Of course, that last statement is literally true; the advanced society they got it from is France. The anthropologist who first made the claim of the Dogon's knowledge, Marcel Griaule, is thought to be the one who "contaminated" the Dogon with outside information in the first place. The discovery of Sirius' companion star ("Sirius B") was all over the news in the 1920s, when Griaule was working with the Dogon, and the Dogon themselves are peculiarly fascinated with the stars. It doesn't take much of a reach to guess that Griaule was the source of the information, especially given that subsequent researchers into the Dogon culture found that the only ones who had actually heard of "po tolo," as they called Sirius B, were the people in the village Griaule had visited.
Nonetheless, this story is still circulating. A search for the keywords "Sirius" and "Dogon" garnered 109,000 hits, and a quick perusal of the first three pages was enough to demonstrate that almost all of them buy Griaule's idea wholesale. And this points to another, and more depressing conclusion; skeptical thought seems to travel slower than bullshit does. Ridiculous ideas, like Griaule's claim that ancient astronauts had visited the Dogon, have more of a panache than do prosaic statements such as "Griaule told 'em himself, and then claimed he'd discovered something amazing." Who would be motivated to tell a friend something like the latter? While the former... well, you can see how that story might have a little more tendency to get passed along.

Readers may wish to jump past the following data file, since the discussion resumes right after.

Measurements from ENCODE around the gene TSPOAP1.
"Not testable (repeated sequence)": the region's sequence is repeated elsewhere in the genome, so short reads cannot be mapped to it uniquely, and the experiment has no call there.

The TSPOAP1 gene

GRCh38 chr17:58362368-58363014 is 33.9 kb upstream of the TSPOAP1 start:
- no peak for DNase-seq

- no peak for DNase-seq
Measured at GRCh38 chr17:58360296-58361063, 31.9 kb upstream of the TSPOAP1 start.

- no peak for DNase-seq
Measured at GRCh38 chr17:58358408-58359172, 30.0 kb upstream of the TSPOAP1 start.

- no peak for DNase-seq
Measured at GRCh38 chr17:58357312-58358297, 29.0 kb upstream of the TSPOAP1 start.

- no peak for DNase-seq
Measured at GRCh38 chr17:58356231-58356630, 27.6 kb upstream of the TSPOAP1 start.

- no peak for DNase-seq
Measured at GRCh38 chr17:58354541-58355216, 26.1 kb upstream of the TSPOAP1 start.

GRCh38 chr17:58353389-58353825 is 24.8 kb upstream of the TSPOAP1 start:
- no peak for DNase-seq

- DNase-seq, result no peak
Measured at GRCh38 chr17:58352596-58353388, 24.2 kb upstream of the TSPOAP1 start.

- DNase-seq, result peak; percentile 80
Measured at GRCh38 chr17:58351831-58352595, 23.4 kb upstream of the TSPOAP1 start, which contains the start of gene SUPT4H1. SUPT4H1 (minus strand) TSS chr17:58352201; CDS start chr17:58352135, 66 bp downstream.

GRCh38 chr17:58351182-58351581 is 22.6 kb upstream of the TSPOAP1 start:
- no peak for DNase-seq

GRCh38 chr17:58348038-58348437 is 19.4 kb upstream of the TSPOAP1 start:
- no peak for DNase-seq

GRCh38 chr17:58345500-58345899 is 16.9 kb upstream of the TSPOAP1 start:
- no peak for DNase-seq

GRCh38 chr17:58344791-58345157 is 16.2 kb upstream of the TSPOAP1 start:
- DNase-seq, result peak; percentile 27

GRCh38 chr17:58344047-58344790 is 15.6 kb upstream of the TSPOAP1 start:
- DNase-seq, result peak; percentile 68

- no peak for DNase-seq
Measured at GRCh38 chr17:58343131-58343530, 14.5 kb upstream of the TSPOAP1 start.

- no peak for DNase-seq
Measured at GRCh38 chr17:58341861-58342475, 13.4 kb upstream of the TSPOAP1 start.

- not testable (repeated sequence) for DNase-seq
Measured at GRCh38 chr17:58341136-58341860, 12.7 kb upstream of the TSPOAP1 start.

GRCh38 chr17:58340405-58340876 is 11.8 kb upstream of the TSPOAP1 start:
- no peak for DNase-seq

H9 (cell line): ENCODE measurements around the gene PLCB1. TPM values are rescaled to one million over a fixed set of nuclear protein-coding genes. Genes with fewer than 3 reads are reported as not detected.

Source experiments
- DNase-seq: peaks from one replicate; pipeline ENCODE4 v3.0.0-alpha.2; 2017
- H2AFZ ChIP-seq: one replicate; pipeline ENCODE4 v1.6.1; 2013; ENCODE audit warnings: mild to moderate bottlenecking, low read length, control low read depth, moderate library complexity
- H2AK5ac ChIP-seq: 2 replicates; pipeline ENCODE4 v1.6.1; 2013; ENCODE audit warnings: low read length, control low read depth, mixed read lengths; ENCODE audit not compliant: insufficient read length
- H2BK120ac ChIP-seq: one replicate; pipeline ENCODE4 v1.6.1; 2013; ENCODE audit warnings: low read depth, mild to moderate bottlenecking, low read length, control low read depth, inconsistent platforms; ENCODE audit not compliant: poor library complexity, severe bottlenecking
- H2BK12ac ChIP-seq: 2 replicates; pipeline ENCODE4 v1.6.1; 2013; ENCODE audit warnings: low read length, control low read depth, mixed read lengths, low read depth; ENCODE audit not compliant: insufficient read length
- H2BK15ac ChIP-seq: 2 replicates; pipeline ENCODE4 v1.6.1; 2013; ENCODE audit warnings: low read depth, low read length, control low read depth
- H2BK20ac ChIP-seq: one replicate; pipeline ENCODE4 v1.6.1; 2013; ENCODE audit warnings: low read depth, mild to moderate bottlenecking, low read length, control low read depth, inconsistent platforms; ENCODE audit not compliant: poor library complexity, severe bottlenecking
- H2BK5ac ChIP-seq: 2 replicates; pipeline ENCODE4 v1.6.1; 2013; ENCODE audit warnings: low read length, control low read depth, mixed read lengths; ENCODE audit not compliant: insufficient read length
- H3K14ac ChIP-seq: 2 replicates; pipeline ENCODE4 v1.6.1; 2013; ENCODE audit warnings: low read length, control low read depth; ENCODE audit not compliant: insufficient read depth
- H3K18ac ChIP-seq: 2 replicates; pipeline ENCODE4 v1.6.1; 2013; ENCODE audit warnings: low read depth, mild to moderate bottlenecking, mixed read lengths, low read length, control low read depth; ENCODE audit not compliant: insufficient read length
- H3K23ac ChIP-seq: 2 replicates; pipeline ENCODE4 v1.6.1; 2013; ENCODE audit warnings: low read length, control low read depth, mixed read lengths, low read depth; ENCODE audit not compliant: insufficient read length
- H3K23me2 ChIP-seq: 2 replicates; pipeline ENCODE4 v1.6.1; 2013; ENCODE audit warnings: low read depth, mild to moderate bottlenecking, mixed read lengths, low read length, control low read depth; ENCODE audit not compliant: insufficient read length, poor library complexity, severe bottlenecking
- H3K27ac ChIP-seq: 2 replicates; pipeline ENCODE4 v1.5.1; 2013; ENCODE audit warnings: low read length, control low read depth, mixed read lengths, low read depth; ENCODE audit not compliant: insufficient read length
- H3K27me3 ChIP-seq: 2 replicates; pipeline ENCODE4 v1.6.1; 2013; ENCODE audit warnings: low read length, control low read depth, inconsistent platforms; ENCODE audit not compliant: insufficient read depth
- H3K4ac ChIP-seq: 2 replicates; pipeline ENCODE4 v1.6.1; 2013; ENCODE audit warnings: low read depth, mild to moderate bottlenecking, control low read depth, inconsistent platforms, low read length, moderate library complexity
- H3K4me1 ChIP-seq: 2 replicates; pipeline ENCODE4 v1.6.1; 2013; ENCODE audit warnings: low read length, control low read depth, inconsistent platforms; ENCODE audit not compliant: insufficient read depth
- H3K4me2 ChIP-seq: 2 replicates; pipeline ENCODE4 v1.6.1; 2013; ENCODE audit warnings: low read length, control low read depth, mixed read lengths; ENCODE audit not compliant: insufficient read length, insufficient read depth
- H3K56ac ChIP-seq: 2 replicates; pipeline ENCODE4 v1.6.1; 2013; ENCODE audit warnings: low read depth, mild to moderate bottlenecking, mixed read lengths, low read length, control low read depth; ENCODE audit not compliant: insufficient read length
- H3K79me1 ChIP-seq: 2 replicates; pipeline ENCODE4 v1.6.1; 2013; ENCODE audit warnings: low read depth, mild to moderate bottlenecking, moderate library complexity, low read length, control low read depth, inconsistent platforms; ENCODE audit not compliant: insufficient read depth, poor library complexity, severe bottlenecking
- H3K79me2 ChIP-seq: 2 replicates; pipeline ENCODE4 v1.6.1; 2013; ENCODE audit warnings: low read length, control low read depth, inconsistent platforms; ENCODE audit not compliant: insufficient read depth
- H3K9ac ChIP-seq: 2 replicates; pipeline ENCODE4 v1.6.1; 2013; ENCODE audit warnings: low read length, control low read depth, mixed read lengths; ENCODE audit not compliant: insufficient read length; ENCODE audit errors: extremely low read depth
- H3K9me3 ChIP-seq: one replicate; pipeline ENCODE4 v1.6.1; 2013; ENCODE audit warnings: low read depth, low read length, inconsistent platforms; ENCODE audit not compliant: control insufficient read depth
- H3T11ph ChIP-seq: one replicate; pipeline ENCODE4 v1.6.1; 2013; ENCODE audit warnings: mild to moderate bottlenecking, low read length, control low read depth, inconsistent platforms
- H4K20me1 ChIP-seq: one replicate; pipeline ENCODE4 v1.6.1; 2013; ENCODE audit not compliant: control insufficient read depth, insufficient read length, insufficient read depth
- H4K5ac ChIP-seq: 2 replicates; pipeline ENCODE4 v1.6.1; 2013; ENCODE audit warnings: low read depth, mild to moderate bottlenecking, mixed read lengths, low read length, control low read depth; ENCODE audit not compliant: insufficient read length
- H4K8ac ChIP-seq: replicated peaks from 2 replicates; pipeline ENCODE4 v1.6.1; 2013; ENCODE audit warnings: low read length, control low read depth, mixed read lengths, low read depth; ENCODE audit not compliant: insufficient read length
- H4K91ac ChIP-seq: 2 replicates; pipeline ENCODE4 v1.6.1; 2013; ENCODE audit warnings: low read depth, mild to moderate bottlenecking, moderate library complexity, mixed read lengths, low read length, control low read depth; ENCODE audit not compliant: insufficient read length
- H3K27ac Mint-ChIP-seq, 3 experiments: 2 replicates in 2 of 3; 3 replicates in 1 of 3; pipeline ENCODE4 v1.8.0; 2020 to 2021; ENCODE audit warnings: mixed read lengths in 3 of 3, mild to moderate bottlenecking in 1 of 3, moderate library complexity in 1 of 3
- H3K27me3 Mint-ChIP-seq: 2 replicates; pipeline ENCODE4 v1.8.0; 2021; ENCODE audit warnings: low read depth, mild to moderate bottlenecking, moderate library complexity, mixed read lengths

The eye-opener, for me, is how easy it is now for ideas to spread. Prior to the internet, ideas moved as fast as people did, or as fast as books could be passed along. Now, in the blink of an eye, an idea -- good or bad -- can travel halfway around the world. And given the tendency of most people not to question sources that give an appearance of authority, it's hardly to be wondered at that "I read it on a website," or (even better) the "my friend sent me a link," has become the mode for meme spread.
It should also always be a red flag for skeptics. Websites like Snopes, which vets current stories for veracity, help to some extent; but there's no substitute for critical thinking and a little bit of good research, and also for responsible people refusing to pass along links to websites that claim that listening to Rebecca Black's song "Friday" is what drove Lee Harvey Oswald to assassinate JFK, and afterwards she escaped to Mali where she lived with the Dogon, until she caught a ride on an alien spacecraft and escaped to Sirius B, where she now lives as Barry Manilow's love slave.
Although, you have to admit, that does make for a pretty plausible story.